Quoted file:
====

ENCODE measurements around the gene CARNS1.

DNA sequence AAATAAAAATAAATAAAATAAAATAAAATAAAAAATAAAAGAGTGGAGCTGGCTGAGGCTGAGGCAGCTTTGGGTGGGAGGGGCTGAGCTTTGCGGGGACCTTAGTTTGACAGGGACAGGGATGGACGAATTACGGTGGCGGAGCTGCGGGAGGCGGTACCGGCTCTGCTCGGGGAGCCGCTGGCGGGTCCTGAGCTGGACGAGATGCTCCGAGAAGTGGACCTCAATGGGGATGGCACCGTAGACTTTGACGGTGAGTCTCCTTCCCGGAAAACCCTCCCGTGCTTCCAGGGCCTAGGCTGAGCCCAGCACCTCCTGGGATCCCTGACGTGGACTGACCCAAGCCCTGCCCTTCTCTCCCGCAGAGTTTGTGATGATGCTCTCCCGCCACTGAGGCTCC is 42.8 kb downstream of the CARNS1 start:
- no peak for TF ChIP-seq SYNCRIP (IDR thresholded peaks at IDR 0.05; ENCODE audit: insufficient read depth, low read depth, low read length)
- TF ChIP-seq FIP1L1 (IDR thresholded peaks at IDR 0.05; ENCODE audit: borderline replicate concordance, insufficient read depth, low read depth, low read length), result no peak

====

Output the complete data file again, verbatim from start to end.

ENCODE measurements around the gene CARNS1.

DNA sequence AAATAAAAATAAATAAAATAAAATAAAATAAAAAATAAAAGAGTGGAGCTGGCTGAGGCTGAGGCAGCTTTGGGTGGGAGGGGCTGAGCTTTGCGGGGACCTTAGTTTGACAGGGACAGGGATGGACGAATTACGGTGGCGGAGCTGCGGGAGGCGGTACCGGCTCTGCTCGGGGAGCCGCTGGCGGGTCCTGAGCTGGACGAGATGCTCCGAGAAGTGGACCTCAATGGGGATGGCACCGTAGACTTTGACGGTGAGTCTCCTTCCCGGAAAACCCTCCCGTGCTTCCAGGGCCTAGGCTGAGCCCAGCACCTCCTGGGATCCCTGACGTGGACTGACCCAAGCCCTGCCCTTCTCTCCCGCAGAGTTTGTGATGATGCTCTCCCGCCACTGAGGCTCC is 42.8 kb downstream of the CARNS1 start:
- no peak for TF ChIP-seq SYNCRIP (IDR thresholded peaks at IDR 0.05; ENCODE audit: insufficient read depth, low read depth, low read length)
- TF ChIP-seq FIP1L1 (IDR thresholded peaks at IDR 0.05; ENCODE audit: borderline replicate concordance, insufficient read depth, low read depth, low read length), result no peak